Reflection on Invitationals (Spicy-ish Takes)

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Raleway
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Reflection on Invitationals (Spicy-ish Takes)

Post by Raleway » February 18th, 2019, 10:32 am

Having finished my last invitational of the season (and of HS), I think it's fitting to dedicate a post to the invitationals I've competed at and hopefully give recognition to the great ES's and people that made Science Olympiad great for me :)

Princeton University Science Olympiad:
My team has attended this invitational since its conception, and we've attended each subsequent iteration with little to no complaints each year. It brings exactly what it promises to bring and we love that registration fees are waived! It might not have the best teams each year or some bells/whistles that other invitationals have, but thank you so much to the amazing Board that brings together a smoothly run invitational and keeps us competitors happy. Special shoutout to Bernard who ran Boomilever this year and Unome who ran Geomapping this year. I truly think this is the best invitational out there since it delivers each time with no complaints from teams. Also Opus 21 was amazing :)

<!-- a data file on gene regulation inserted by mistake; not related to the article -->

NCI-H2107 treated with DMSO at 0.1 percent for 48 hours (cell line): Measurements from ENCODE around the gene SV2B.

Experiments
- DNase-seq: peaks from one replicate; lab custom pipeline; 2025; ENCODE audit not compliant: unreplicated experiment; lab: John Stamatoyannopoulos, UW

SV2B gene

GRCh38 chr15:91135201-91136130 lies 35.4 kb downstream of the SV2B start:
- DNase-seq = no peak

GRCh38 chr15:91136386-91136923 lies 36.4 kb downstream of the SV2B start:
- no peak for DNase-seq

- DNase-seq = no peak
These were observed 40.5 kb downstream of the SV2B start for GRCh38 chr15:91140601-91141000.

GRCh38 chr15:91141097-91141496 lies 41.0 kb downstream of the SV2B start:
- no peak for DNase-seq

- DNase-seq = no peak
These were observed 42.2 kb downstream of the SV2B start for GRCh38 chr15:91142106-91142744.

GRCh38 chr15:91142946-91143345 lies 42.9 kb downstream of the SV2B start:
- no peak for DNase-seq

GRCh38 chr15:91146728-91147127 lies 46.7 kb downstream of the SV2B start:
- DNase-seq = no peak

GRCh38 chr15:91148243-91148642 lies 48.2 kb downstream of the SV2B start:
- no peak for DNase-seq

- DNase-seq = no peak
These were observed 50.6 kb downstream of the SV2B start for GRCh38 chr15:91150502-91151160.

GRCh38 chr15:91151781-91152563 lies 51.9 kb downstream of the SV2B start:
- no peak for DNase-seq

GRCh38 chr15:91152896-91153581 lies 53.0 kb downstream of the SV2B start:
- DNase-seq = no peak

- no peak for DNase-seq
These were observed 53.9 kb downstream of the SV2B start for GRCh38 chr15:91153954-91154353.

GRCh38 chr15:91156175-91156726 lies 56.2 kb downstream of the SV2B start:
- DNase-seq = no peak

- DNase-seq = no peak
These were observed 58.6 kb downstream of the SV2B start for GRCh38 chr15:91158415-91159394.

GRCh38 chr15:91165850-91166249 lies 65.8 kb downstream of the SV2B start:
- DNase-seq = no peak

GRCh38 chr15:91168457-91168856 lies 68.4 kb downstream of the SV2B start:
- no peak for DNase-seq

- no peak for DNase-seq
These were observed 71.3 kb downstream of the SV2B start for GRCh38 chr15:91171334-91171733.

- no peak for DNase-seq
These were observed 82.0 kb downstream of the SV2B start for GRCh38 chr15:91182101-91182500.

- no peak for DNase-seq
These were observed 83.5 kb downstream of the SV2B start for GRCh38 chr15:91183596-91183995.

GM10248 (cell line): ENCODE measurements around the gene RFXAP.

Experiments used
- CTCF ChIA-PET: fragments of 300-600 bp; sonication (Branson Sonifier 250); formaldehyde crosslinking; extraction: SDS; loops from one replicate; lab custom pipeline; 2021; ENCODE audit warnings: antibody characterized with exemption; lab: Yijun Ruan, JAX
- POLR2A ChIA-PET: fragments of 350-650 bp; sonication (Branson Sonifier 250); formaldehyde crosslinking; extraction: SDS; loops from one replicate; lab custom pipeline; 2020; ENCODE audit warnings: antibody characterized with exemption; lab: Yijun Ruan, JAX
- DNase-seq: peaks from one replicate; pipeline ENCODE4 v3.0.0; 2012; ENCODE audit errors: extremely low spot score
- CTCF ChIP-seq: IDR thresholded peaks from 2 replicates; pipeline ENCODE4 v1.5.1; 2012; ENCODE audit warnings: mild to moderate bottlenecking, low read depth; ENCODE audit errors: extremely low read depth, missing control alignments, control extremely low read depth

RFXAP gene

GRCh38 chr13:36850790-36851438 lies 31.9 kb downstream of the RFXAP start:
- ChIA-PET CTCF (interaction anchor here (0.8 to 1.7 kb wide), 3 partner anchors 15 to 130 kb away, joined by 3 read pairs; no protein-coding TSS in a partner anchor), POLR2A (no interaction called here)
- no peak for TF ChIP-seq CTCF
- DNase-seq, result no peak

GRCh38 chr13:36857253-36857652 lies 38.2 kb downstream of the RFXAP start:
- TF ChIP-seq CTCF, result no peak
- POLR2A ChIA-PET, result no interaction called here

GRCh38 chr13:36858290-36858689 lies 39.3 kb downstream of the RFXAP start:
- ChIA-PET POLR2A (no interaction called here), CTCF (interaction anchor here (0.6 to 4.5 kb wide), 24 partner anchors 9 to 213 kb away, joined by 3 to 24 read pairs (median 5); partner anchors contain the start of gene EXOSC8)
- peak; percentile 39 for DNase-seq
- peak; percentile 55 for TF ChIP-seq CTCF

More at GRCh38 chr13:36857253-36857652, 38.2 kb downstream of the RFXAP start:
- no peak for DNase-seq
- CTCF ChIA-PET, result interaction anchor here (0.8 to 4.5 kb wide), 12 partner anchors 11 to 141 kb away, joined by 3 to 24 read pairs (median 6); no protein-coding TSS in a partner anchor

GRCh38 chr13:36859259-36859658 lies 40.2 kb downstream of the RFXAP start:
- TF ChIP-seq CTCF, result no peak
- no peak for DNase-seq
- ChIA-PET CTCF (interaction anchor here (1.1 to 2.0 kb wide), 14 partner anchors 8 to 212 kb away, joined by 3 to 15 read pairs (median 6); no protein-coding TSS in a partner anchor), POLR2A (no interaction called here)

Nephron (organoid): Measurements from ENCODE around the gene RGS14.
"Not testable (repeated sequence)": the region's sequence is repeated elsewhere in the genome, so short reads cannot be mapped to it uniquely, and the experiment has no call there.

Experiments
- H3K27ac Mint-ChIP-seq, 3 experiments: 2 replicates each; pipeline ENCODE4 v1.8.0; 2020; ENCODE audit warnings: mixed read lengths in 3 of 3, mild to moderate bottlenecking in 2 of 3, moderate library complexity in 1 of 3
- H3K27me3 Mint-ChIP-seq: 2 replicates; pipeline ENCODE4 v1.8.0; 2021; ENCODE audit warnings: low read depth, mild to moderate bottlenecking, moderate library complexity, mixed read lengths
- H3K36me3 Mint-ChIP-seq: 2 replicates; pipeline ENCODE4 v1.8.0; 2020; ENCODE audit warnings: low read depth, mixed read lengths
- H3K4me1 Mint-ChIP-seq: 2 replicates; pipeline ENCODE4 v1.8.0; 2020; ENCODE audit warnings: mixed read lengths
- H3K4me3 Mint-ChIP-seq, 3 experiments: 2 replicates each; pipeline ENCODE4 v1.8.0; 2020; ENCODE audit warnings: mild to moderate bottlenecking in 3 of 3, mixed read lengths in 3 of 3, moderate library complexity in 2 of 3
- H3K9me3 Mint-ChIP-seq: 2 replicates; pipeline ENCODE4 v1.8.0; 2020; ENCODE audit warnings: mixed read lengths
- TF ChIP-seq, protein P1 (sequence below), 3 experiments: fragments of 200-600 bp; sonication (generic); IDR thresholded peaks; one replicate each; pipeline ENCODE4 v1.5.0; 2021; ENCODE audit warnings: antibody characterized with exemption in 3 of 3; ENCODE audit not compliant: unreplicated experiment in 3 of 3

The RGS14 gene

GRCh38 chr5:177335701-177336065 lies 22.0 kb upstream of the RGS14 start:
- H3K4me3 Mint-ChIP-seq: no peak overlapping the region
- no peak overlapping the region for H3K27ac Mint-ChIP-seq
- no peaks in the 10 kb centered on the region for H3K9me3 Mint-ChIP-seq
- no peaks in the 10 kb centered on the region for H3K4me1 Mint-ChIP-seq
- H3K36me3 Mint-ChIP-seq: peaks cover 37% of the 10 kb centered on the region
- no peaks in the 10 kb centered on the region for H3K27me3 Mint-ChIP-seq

MIT Science Olympiad: We've attended this invitational twice in the past two years and it's always been hyped as Nationals 2.0. However, I feel that its confusing campus layout lends itself to much confusion. Most events run well with competent ES. Small complaints here and there, but nothing too major. Some mishaps do occur like with Game On and a really awkward though fun to read Fermi test. Tests, however, do generally follow Nationals quite well and the keynote speaker usually has some interesting stuff to say.

Science Olympiad at the University of Pennsylvania: I have the most issues with this invitational, stemming from each year and just mishandling of events at times. Codebusters and Wright Stuff were my biggest gripes this year although past years have had issues with awards timing and poor test quality and mismanagement of rooms for station events especially (Rocks and Minerals was atrocious last year). All in all, just not as well run as the other two mentioned before and this year was only made worth it due to the strength of teams attending.

Cornell University Science Olympiad: Generally good time at Cornell. Nothing amazing but nothing terrible. The awards ceremony was always nice since their amazing drum group performed! Did not attend this year but hope it was still there. Events ran normally and ES's were generally nice and wrote decent tests.

Overall: I would place my rankings for each invitational as Princeton, MIT, Cornell, SOUP. Unfortunately, we were not able to attend other notable invitationals (GGSO especially) but I hope other posts below can comment on the invitationals I missed and build upon my thoughts! Also hope the boards of all invitationals can read this thread to improve next year's competitions!

*Note: Each of these are my own opinions and do not represent anything other than that: my own opinions.
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Re: Reflection on Invitationals (Spicy-ish Takes)